We will have all the popular varieties of Seed Potatoes such as Pentland Javelin, Wilja, Cara, King Edward and many more available from the 25th January. Never grown your own potatoes? It’s simple, you can even grow them in pots and containers! Find out more…
How To Grow Your Own Potatoes
PLANNING THE CROP
Potatoes fall into three main categories, First Early, Second Early and Maincrop. First Earlies form potatoes very early, and are usually harvested in June, July and August, when the haulm (stems & leaves) are still green. Maincrop varieties are lifted in the autumn when the haulm has died down. It is the Maincrop varieties that are ‘long keeping’ and are relied upon for winter storage.
Potatoes grow best in an open position, which must not be an area that is prone to frost. If grown
in the shade the haulm, or green top, becomes lank and spindly as it searches for light. Potatoes grow reasonably well in most soils, but the best results are obtained from land that has been well manured. Dig the ground in autumn or winter, working in compost or well-rotted manure at the rate of a bucketful to the square yard.
A fortnight before planting dress the ground with Growmore at a rate recommended by the manufacturer. Alternatively, for organic growing apply a general fertiliser such as Fish, Blood and Bone at 2-3oz per square yard (60-90g per square metre).
When choosing potato “seed”, it is important that “Certified Seed” is planted. Such seed has been inspected and grown under rigid conditions, so that it is certified virus-free. All seed potatoes sold at Carpenter’s are certified.
PREPARING SEED POTATOES FOR PLANTING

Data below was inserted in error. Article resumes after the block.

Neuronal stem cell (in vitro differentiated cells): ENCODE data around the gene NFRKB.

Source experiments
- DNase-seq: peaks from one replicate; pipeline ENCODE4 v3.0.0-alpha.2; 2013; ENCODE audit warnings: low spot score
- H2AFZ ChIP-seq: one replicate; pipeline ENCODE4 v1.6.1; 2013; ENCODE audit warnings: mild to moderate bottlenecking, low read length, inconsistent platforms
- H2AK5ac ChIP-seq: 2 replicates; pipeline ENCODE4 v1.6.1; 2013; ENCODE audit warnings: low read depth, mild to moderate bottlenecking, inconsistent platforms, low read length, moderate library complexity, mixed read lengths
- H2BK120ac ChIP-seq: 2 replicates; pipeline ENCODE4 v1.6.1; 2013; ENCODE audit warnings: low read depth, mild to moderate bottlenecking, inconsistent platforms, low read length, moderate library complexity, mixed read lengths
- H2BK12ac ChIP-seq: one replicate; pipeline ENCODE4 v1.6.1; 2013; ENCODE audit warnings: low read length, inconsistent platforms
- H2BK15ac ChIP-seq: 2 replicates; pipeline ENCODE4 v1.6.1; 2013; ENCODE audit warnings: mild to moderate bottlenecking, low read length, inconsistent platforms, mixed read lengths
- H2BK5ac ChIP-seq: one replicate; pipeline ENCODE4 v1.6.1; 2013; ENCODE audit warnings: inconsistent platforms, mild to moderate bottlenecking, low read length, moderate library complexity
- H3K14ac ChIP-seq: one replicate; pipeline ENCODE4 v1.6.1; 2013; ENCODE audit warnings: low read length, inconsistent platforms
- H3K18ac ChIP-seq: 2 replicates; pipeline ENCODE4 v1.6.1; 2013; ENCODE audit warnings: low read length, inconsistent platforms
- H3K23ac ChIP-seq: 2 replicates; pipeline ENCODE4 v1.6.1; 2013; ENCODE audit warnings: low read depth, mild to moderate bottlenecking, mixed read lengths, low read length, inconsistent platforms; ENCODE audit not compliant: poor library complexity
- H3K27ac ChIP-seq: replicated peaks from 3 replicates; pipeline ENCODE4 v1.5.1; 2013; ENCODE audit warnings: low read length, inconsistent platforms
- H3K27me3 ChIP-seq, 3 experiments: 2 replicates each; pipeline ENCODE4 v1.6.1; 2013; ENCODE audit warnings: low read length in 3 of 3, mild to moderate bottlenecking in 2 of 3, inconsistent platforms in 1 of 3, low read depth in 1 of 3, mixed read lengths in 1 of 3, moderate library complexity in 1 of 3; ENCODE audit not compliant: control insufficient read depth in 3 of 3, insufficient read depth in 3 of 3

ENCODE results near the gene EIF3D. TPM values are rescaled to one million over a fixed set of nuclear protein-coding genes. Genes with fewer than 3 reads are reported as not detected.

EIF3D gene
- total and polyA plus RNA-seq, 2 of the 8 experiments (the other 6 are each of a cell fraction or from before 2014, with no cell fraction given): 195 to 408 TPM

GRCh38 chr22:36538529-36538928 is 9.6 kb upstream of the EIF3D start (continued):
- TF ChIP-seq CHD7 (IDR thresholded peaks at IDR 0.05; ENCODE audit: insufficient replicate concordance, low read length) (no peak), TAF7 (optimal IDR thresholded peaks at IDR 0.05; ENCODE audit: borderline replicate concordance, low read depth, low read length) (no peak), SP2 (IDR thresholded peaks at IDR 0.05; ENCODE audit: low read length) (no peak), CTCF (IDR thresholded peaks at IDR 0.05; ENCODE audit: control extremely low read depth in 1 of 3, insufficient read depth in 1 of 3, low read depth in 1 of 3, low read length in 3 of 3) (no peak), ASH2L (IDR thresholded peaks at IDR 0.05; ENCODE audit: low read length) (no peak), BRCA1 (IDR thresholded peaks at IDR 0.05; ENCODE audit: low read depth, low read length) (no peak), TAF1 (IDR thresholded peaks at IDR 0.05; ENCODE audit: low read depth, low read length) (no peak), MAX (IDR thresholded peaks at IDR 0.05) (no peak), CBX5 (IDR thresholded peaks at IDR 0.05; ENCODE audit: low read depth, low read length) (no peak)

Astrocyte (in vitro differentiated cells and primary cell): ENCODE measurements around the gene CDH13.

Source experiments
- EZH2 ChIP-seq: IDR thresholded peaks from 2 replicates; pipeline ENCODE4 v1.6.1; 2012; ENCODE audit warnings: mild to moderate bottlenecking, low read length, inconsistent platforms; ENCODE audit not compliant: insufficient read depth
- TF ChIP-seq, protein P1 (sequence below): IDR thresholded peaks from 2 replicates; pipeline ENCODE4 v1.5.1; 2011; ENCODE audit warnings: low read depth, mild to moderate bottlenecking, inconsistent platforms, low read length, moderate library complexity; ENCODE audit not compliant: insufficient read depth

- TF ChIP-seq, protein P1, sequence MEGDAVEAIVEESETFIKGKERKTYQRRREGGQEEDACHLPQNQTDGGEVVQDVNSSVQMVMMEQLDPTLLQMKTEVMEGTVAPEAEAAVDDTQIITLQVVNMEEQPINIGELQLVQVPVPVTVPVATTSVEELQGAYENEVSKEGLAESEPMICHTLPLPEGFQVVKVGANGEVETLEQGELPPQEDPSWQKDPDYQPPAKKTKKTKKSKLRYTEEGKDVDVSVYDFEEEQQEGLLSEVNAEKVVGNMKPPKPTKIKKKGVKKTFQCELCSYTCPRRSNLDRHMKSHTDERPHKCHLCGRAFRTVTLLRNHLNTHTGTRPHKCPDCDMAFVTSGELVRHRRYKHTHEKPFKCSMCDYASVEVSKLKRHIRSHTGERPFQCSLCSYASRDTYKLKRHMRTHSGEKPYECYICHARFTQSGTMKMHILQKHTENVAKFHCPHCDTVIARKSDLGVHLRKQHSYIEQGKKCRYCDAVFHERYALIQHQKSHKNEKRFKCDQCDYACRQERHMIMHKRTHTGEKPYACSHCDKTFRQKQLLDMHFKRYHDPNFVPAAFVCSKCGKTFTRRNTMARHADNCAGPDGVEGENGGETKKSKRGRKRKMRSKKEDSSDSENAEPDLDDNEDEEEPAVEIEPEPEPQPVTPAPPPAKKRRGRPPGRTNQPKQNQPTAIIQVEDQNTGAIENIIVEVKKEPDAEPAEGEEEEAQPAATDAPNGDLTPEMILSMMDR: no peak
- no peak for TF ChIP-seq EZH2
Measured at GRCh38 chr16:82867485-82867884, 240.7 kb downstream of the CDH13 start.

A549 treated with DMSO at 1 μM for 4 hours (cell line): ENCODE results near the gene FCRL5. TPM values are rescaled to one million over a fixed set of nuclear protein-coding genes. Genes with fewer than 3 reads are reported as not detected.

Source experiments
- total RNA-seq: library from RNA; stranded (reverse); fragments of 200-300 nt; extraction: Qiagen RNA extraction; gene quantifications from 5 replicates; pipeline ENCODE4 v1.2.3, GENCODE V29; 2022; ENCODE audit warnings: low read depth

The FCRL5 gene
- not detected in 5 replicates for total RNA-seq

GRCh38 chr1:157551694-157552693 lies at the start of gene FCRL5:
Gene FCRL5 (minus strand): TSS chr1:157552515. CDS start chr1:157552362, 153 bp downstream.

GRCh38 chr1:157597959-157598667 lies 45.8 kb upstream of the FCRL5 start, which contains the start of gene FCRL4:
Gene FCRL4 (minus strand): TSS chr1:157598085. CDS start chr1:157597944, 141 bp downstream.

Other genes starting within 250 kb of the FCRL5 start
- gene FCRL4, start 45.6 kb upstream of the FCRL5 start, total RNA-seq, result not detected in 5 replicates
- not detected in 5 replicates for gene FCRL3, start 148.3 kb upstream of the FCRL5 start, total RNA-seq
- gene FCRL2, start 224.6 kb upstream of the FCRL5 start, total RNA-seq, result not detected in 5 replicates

Having bought your seed potatoes take them from their bags and put in a cool, well-ventilated place. Set them in seed trays with their ‘eyes’ facing outwards so that the sprouts will grow, this is known as ‘Chitting’. Chitting is vital for early varieties and is useful for Maincrop up until early March.
Place the trays in a cool room or greenhouse. In four or five weeks the sprouts should be sturdy and ideally half an inch to one inch (12-25mm) long. Sprouted in this way the potatoes have a longer growing season and produce a heavier crop.
Plant First Early potatoes between mid-March and early April. Plant Second Earlies in early April and Maincrop varieties towards the end of the month. Use a draw hoe to make a ‘V’ shaped channel 4″ (10cm) deep and set the potatoes at the bottom of the channel so that the sprouts are pointing upwards. Plant First Earlies 12″ (30cm) apart and 2” (60cm) between the rows.
Main crops will need more room to develop – 15″ (40cm) between the tubers and 36″ (90cm) between the rows. If some of the tubers are on the large side they can be cut in half providing there are two or three healthy shoots on each half. The ideal size of a seed potato is about the size of a hen’s egg.
When the first shoots appear draw soil over them with a hoe to create a ridge, increasing the height of the ridge as protection from late frosts. Continue to build up the ridge (earthing) when the shoots are about 9″ (230mm) high, and again a one/ two weeks after that. Continue earthing at intervals until the foliage meets between the rows.